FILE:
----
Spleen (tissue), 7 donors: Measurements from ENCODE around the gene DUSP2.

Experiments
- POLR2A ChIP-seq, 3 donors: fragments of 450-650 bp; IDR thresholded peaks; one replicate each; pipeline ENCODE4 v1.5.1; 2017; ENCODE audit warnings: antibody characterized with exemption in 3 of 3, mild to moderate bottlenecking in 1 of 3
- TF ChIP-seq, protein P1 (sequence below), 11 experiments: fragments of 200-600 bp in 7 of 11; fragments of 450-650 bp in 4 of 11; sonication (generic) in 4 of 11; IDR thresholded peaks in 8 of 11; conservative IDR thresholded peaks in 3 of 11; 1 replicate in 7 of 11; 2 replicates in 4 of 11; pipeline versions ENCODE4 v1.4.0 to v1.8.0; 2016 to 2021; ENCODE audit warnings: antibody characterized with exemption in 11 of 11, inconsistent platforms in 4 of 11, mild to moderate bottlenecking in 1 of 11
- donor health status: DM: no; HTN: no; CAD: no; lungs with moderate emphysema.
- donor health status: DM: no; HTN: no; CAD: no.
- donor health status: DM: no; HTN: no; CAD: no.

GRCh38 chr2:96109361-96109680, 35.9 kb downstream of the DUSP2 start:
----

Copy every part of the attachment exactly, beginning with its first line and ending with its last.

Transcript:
Spleen (tissue), 7 donors: Measurements from ENCODE around the gene DUSP2.

Experiments
- POLR2A ChIP-seq, 3 donors: fragments of 450-650 bp; IDR thresholded peaks; one replicate each; pipeline ENCODE4 v1.5.1; 2017; ENCODE audit warnings: antibody characterized with exemption in 3 of 3, mild to moderate bottlenecking in 1 of 3
- TF ChIP-seq, protein P1 (sequence below), 11 experiments: fragments of 200-600 bp in 7 of 11; fragments of 450-650 bp in 4 of 11; sonication (generic) in 4 of 11; IDR thresholded peaks in 8 of 11; conservative IDR thresholded peaks in 3 of 11; 1 replicate in 7 of 11; 2 replicates in 4 of 11; pipeline versions ENCODE4 v1.4.0 to v1.8.0; 2016 to 2021; ENCODE audit warnings: antibody characterized with exemption in 11 of 11, inconsistent platforms in 4 of 11, mild to moderate bottlenecking in 1 of 11
- donor health status: DM: no; HTN: no; CAD: no; lungs with moderate emphysema.
- donor health status: DM: no; HTN: no; CAD: no.
- donor health status: DM: no; HTN: no; CAD: no.

GRCh38 chr2:96109361-96109680, 35.9 kb downstream of the DUSP2 start: